There are two iconic spots for Phu Chi Fa sunrise photos. There’s the view over the fog which you can get from just about anywhere at the top. If you walk back away from the direction you came up (to your left as you face the sun), you can find a quieter area with fewer people and some trees you can use as foreground in photos. The second spot is the vertical cliff that stands in silhouette against the rising sun and the fog (pictured below). There are a couple of places to get this view from, and they’re all within a minute or two’s walk from the top, so you can go back and forth a couple of times as the light changes. You basically pass these places on your walk up.
Stay a while
I was amazed when I was there how early everybody left. The sun wasn’t very high over the horizon and then everyone was just gone. I would say the sunrise wasn’t even over yet. That’s amazing because then you have the whole place to yourself. You can just stand there, watch the fog swirl, and let the sunshine warm you after the cold morning. There are a few trails up there that you can walk around. They don’t seem to go anywhere special, but they’re pretty nice and worth a stroll. There were a lot of wildflowers in November. Just be careful you don’t accidentally wander into Laos (according to Google Maps you’re actually already in Laos at the viewpoint.)
Ethical travel note: As in many places like this in Northern Thailand, you’ll see a lot of young children dressed in their hilltribe costumes on the walk up. Their parents will likely be nearby selling warm clothing or instant coffee and noodles. The children will sing and try to get you to take photos with them for money. On the one hand this can feel like exploitation or child labor. On the other hand, in places like this that get quite a few tourists, most of the rewards of that tourism tend to go to those already wealthy enough to have guesthouses and restaurants on the prime real estate. There aren’t many other ways to spread the money around to those who may need it more. There’s no clear ethical answer of what to do. I chose to buy some items from the parents but skip the photos of the kids.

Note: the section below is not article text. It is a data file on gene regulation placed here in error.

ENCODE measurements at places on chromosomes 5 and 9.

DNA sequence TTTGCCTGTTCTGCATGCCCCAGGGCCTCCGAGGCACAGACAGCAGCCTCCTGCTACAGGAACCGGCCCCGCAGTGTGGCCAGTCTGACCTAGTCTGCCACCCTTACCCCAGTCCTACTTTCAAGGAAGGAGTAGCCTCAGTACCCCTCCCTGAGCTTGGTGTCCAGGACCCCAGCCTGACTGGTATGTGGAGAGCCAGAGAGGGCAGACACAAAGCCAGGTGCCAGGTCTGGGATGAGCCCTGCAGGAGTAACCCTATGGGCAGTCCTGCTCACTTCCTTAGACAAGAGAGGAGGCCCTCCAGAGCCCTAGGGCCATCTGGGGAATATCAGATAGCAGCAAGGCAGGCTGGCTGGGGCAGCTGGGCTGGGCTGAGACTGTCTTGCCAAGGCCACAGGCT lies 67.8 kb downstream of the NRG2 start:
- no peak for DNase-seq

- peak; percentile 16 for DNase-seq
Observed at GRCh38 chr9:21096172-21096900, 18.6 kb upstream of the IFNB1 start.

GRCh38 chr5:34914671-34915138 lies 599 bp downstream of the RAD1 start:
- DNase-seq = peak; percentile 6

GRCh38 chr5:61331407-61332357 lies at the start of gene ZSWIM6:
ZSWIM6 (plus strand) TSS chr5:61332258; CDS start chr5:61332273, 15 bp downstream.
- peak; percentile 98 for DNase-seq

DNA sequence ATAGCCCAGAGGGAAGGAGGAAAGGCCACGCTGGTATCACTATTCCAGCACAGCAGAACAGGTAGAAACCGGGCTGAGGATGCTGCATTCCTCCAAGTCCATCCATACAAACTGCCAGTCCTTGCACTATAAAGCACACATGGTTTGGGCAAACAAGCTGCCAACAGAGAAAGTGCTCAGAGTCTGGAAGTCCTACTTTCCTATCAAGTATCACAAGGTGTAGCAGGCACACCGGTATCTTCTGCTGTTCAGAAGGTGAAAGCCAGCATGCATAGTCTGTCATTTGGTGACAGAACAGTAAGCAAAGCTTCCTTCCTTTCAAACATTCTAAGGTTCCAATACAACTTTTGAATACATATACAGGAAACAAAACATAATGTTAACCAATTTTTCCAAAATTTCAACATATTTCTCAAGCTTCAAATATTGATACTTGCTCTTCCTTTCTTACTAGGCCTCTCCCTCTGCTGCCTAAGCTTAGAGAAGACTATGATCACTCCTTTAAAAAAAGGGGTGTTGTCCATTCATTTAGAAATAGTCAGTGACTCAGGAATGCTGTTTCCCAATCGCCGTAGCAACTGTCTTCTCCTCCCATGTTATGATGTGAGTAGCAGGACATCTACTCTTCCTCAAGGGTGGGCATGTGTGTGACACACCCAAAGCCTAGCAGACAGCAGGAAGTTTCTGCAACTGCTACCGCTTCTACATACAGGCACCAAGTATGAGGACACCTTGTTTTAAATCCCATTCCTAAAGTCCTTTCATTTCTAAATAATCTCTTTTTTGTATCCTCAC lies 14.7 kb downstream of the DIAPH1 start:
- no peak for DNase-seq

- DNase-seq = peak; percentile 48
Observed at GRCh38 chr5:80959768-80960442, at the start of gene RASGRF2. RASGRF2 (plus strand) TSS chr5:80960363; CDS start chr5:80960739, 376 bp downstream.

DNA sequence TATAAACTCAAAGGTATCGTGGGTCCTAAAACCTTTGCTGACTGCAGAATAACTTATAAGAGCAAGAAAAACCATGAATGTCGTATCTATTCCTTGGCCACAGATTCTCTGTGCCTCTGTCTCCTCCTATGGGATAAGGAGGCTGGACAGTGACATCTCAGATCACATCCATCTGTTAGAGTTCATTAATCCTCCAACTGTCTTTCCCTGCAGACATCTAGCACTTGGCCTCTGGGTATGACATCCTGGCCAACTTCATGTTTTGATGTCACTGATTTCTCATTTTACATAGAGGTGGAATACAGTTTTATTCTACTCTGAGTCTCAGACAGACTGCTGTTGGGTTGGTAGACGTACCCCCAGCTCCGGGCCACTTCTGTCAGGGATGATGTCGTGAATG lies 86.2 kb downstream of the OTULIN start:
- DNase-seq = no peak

You may not want to leave Phu Chi Fa
Almost nobody stays more than a night, but we actually like it here so much we’d recommend staying another night if you have time. If you’re there as a couple or with a group of friends, you could find plenty to do. The locals are friendly, the weather is great, food in the small town is quite good, and there are a number of non-touristy hilltribe villages around the area that you could go and see. And if it’s rainy season and you miss the sunrise the first day, you’ll get another shot the next.
However long you stay, it’s almost a guarantee you’ll love it here. Phu Chi Fa is one of our favorite destinations in the North of Thailand.